Pass-pass: A more expansive and extensive form of 'Abaaten', involving more players and typically employed for larger spells of a football game. Similar in many ways to Spain's 'tiki-taka' style.
Sanbewaame: A deceptive form of a miskick in which a player makes a defensive kick high up, only for the ball to return to the exact spot/region from which it was perceived to have been cleared, thus the name 'Sanbewaame' which literally means 'Return-to-marry-me'.
Suulia: A nutmeg, known in Mozambique's Ronga language as the 'shibobo'. The ideal 'Suulia' is one that goes smoothly through the legs of the 'victim'.
Susu: 'Susu' in local parlance implies the act of measuring, hence its application to the act of 'measuring' accurately the full height of the defensive player and lobbing the ball over him accordingly.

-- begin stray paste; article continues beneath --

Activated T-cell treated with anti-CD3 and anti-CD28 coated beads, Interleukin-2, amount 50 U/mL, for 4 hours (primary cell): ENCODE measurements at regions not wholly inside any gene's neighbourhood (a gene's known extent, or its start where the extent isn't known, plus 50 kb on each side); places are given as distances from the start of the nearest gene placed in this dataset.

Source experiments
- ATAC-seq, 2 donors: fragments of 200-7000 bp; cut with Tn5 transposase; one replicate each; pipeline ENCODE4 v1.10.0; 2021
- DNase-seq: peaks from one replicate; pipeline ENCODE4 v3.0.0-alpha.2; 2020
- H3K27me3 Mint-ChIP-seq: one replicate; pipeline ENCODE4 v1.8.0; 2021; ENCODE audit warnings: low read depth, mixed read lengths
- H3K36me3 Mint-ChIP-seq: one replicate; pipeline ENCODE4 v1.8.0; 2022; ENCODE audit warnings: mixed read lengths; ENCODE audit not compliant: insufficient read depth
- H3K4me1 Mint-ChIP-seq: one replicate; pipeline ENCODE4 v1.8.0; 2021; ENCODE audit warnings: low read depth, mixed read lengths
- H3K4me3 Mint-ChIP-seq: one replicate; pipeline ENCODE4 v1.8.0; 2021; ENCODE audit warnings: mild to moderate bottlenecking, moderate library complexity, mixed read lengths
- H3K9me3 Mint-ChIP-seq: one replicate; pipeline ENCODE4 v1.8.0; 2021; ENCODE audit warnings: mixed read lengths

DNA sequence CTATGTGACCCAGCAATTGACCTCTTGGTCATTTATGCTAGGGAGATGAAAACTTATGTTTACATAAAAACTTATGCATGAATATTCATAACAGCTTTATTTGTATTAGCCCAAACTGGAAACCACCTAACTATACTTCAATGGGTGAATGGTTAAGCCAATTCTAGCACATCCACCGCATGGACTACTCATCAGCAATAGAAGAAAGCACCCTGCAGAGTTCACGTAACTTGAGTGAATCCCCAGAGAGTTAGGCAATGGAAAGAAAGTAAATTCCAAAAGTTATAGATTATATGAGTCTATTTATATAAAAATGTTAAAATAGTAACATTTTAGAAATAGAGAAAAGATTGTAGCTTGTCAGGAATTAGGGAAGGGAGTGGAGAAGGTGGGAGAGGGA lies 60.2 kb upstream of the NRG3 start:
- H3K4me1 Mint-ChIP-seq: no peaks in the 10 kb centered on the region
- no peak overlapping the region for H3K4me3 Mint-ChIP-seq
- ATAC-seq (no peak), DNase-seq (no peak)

Stomach Direction: Striking the ball wide off the intended target. In the eventuality that the ball flies way over the bar, it is referred to as 'Agorn'.
Totals: Ball-juggling or keepy-uppy skills that, in certain quarters, are used as a somewhat accurate determinant of a footballer's true worth.
Wonkyendi: A highly competitive game of football in which the sides contest each other for a financial prize accumulated from a wager funded by both teams. Every player on each team is expected to contribute to raising the sum and, in the aftermath of the game, each member of the ultimately victorious side is given a share of the winnings proportionate to what he contributed.